Religious Imposition, Not Religious Liberty

February 28, 2014 Gay and Lesbian, In The News Comments (0) 178

Gay_friendly_churchAs a rule these days I try to avoid investing time and energy in online debates, but sometimes I just can’t help myself. Yesterday I got sucked into a debate at the Matt Walsh Blog about Arizona’s rightly-vetoed Senate Bill 1062, the “Turn Away the Gay” bill. I was more than a little startled by the outpouring of right-wing support for SB 1062 that followed Governor Brewer’s veto, and the arguments mounted at MWB grabbed me because they were especially heinous.

For starters, of course, there’s the standard refrain of the straight, white cisgendered libertarian male: “The solution is simple, just don’t do anything.” In this case, Walsh argues that the proper solution to anti-gay discrimination is for the government to do nothing, and the free market will eradicate discrimination. I’m not even going to spend a lot of time refuting this position because (a) it’s so incredibly stupid; and (b) if you’re here reading, you probably already agree that it’s incredibly stupid, so I won’t waste your time. Let’s just agree that if LBJ were alive, we could all share a hearty laugh about what a fantasy world some libertarians live in.

The reason I write about it here is to point out how ludicrous it is to call SB 1062, or the many similar bills in other states, “Religious Freedom Laws.” The so-called ‘right’ of Christian business proprietors to turn away LGBT people is presented as a protection of their religious observation. A government mandate to treat LGBT customers identically with other customers is, according to the bill’s defenders, a tyrannical denial of religious liberty. This is absurd on several levels.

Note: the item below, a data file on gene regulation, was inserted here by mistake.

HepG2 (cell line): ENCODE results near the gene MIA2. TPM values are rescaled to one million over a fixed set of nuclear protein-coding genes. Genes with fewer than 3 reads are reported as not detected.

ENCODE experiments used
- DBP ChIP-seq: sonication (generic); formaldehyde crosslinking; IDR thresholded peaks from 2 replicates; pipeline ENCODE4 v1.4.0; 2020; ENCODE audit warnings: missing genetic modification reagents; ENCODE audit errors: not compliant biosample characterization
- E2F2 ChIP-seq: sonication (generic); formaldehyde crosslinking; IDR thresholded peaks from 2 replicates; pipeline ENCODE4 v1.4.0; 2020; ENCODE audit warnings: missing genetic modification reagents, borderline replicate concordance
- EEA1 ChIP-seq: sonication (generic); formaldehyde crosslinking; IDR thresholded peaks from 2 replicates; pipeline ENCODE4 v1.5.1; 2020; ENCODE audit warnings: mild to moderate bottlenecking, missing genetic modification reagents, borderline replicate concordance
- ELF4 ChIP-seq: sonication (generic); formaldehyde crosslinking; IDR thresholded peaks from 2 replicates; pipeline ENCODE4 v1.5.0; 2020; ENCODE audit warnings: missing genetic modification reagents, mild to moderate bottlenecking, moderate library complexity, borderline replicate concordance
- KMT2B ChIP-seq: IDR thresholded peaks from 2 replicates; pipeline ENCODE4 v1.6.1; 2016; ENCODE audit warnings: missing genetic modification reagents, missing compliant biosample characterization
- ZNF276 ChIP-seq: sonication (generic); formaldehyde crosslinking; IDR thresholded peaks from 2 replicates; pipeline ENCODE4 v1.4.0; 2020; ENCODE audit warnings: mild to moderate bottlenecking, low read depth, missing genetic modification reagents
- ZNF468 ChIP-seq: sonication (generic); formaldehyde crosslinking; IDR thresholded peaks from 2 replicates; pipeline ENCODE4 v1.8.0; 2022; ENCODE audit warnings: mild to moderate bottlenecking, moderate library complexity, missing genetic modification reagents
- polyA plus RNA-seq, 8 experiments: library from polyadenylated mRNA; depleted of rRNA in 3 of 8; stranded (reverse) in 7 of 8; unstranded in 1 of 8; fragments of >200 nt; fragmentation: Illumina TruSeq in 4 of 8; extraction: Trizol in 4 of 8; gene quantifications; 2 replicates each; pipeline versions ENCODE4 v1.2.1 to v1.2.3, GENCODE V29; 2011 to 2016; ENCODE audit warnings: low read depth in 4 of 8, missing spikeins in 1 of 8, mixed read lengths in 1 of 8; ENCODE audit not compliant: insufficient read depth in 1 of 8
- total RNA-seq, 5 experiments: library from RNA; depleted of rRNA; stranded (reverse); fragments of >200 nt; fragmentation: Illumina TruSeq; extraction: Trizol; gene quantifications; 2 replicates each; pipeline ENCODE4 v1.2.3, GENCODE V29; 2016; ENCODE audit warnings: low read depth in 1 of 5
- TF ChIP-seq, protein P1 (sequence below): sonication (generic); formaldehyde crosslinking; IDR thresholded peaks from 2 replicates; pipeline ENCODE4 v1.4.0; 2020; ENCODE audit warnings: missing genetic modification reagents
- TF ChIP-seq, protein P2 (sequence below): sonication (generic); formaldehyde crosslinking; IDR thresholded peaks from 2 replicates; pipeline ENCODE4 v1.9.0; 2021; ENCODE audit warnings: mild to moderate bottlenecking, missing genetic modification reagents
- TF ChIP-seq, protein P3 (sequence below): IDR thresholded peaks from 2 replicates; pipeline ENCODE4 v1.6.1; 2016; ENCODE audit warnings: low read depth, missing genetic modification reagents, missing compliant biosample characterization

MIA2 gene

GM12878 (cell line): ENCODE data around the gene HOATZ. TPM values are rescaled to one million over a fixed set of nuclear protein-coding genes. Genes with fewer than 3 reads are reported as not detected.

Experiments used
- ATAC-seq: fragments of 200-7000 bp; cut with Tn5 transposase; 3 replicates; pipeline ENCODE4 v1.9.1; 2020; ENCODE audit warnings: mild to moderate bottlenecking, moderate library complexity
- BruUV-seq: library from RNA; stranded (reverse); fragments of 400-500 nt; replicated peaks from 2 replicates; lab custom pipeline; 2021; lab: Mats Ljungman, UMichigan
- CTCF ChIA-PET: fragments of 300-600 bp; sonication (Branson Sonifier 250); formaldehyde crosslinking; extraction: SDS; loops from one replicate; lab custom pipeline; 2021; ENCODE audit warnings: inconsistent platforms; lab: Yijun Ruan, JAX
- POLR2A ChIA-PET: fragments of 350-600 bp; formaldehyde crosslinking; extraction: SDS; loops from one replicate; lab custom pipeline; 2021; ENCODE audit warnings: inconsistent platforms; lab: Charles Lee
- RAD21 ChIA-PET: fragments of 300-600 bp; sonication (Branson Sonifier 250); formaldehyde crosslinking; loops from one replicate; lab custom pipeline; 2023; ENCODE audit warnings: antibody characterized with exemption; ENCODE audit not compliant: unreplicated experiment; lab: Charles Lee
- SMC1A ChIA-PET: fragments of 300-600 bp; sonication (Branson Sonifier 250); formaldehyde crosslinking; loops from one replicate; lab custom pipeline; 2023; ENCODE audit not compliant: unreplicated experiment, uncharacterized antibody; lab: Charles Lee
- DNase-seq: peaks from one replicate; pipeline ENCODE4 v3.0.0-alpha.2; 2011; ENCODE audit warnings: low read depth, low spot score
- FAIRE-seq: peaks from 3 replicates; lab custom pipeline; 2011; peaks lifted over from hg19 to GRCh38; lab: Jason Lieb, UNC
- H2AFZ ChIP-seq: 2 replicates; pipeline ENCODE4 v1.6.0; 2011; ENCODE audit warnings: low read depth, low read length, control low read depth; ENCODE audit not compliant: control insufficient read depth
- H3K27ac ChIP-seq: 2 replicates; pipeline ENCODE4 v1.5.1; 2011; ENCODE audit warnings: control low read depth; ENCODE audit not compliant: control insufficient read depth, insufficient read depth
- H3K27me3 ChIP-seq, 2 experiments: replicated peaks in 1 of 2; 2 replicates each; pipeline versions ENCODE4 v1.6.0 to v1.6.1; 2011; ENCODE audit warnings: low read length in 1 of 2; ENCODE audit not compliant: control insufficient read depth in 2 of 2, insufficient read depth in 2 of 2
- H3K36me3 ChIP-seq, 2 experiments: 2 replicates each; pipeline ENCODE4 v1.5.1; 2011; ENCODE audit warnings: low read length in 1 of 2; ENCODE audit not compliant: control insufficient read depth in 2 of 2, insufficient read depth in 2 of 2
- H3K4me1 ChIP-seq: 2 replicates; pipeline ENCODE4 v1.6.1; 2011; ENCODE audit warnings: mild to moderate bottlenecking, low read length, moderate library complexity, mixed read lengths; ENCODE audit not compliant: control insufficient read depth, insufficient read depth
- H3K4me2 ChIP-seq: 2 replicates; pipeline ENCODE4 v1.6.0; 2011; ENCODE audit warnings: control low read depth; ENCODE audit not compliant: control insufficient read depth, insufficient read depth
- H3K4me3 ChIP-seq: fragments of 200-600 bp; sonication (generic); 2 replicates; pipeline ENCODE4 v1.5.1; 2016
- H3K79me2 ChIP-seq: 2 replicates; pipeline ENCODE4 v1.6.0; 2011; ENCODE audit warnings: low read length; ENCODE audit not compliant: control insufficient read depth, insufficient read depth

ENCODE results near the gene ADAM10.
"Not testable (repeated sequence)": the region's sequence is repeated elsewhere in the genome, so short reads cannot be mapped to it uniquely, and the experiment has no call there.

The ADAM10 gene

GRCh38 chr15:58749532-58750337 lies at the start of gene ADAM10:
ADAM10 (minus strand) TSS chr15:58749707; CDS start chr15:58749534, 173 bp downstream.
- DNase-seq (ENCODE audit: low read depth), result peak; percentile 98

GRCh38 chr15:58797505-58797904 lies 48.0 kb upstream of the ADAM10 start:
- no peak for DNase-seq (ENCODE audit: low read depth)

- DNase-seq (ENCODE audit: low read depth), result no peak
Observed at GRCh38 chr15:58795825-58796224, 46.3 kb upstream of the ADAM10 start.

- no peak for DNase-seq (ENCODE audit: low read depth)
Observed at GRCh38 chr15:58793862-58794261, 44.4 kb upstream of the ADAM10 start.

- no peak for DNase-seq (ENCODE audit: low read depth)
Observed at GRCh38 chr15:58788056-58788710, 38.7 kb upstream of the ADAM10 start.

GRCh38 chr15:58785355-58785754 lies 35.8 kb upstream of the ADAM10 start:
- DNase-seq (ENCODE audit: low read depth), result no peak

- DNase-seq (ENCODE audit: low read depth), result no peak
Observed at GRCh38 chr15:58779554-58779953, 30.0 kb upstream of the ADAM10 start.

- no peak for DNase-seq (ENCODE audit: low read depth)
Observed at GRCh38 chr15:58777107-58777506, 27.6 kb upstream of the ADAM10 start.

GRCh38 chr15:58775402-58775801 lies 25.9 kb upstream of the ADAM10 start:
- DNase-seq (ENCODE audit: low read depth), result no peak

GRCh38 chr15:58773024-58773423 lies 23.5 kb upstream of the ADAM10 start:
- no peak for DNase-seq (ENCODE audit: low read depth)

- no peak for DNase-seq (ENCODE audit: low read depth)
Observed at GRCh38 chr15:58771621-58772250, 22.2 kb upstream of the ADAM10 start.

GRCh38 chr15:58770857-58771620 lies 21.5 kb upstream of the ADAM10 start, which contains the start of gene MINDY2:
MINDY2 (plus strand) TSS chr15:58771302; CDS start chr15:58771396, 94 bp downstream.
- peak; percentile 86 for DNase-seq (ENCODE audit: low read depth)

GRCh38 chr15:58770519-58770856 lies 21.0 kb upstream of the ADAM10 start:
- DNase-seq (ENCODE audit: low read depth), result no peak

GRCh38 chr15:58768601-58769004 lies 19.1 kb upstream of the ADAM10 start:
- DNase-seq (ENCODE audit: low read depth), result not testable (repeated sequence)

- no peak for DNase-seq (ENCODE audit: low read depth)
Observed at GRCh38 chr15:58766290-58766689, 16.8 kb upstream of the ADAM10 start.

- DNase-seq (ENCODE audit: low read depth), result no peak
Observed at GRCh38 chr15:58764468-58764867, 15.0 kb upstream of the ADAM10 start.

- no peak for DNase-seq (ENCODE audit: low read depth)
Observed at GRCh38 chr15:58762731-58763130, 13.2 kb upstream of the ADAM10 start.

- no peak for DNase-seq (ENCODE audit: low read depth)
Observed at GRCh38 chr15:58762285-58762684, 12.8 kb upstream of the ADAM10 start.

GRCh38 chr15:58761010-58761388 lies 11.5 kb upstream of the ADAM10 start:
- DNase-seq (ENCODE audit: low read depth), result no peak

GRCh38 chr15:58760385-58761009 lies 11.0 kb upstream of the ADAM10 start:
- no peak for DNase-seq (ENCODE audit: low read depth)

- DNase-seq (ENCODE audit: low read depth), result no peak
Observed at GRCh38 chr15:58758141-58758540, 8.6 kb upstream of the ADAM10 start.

Point one: There is no Constitutional right to commerce, and there never has been. Since the founding of the United States, and long before, commerce has been something the government can regulate. Americans enjoy their Constitutionally protected rights in pursuit of expression, but not in pursuit of revenue. To the contrary, commerce is in legal terms a privilege, granted by the state, and one for which Americans must often obtain licenses, pay taxes, and abide by state and federal regulations–including prohibitions against discrimination.

Of course, conservatives and some libertarians have long clung to a fanciful “moral right to commerce,” but such does not exist, and has never existed, in the United States.

Point two: These laws are not about protecting religious observation, but religious imposition. For one thing, business owners already have the right to turn away LGBT customers, legally, provided they don’t supply a reason. Anti-discrimination law prohibits denial of service based on certain criteria; if a savvy cake decorator or wedding photographer wants to refuse any customer, he or she can simply say “Sorry, I’m not available on that date.” What laws like this protect is the right of the proprietor to declare, unequivocally, that the customer is being turned away because of who they are. It’s protecting the right of business owners to proselytize, not protecting them from being forced to violate their faith.

More importantly, perhaps, these laws perpetuate a stereotype that is divisive and wrong: the idea that all Christians believe homosexuality, and same-sex marriage, violate their faith. In fact there are major Christian denominations with large populations of observers, including Episcopal and Presbyterian Christians, who perform same-sex marriages and welcome openly gay clergy. When politicians present legislation like this as “protecting the religious liberty of Christians,” they implicitly elevate one set of Christian beliefs as the official ones, and delegitimizing the others.

SB 1062 is dead now, and it may in fact have advanced the cause of equality. Thanks to bills like this in Kansas and Arizona, Americans have woken up to similar laws pending in states like Mississippi and Pennsylvania. The rapid and powerful outpouring of opposition to SB 1062, from sources including the NFL and major corporations, shows how much support equality has in contrast with just a few years ago.

In the meantime, the oppressive majority (who suddenly find oppression more difficult to achieve) portray themselves as “bullied” and persecuted, and claim their Constitutional rights are being denied. It’s embarrassing to watch, and more importantly it’s dead wrong.

Image credit: Flickr user Drama Queen, via Wikimedia Commons

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